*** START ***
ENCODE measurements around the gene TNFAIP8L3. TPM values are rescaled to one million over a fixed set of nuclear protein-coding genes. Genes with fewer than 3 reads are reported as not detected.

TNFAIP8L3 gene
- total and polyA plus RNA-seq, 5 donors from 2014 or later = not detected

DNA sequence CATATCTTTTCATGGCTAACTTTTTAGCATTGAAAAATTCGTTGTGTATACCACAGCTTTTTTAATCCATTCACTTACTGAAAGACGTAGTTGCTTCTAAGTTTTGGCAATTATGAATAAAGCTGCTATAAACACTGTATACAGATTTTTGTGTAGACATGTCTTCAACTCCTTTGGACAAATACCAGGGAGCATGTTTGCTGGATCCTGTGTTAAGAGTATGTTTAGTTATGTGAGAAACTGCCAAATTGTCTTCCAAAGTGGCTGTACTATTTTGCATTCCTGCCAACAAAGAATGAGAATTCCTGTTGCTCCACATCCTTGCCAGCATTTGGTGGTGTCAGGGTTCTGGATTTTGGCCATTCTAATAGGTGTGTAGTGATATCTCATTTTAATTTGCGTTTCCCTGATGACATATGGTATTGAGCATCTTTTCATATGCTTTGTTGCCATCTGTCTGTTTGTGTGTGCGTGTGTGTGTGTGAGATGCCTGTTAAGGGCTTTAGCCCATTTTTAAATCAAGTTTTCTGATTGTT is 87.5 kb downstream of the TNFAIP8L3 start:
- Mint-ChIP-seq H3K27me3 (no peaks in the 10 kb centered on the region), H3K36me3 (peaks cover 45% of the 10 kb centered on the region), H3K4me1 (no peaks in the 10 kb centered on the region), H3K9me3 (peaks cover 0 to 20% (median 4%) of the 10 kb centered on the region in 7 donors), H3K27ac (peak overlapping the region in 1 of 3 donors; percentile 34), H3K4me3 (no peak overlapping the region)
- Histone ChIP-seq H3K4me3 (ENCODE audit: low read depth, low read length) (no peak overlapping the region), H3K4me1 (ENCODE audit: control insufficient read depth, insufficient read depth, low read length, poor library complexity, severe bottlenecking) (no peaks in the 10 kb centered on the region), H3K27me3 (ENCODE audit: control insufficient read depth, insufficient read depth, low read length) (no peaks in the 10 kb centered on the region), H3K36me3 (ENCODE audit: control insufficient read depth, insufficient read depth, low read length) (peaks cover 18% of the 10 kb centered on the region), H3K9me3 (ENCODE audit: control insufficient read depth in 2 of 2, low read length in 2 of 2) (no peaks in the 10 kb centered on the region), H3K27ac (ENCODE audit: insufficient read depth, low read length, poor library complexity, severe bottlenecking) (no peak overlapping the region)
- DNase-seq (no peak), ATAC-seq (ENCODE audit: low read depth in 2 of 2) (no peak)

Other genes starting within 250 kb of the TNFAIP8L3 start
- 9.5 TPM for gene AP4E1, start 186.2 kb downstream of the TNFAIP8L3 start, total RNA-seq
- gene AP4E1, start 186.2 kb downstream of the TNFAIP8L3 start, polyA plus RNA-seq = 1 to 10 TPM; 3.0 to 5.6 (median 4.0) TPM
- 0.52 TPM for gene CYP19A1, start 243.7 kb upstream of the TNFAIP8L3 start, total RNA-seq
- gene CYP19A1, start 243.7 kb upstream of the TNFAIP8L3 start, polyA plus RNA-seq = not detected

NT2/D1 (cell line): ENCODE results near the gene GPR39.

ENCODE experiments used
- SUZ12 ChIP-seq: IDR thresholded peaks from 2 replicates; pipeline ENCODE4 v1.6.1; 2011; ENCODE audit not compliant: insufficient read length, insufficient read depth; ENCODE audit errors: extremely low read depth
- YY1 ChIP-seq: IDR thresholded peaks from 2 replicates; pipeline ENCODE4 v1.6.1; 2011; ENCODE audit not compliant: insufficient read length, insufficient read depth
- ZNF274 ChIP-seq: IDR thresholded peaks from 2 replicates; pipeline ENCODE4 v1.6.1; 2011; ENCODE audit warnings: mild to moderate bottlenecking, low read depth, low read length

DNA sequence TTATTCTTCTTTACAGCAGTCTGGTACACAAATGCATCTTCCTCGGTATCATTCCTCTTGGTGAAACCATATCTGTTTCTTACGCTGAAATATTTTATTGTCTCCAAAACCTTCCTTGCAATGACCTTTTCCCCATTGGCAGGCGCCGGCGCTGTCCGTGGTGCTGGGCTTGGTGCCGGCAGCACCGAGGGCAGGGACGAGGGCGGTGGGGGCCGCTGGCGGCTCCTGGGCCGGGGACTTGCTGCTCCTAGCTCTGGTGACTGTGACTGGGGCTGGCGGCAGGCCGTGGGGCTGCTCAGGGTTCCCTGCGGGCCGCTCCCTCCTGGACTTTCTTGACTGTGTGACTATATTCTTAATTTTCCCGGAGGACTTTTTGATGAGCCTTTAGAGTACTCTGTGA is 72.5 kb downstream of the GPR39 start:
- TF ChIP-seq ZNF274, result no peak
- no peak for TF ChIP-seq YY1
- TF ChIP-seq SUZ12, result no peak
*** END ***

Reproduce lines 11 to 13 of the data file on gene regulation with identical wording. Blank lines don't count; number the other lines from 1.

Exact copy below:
- 0.52 TPM for gene CYP19A1, start 243.7 kb upstream of the TNFAIP8L3 start, total RNA-seq
- gene CYP19A1, start 243.7 kb upstream of the TNFAIP8L3 start, polyA plus RNA-seq = not detected

NT2/D1 (cell line): ENCODE results near the gene GPR39.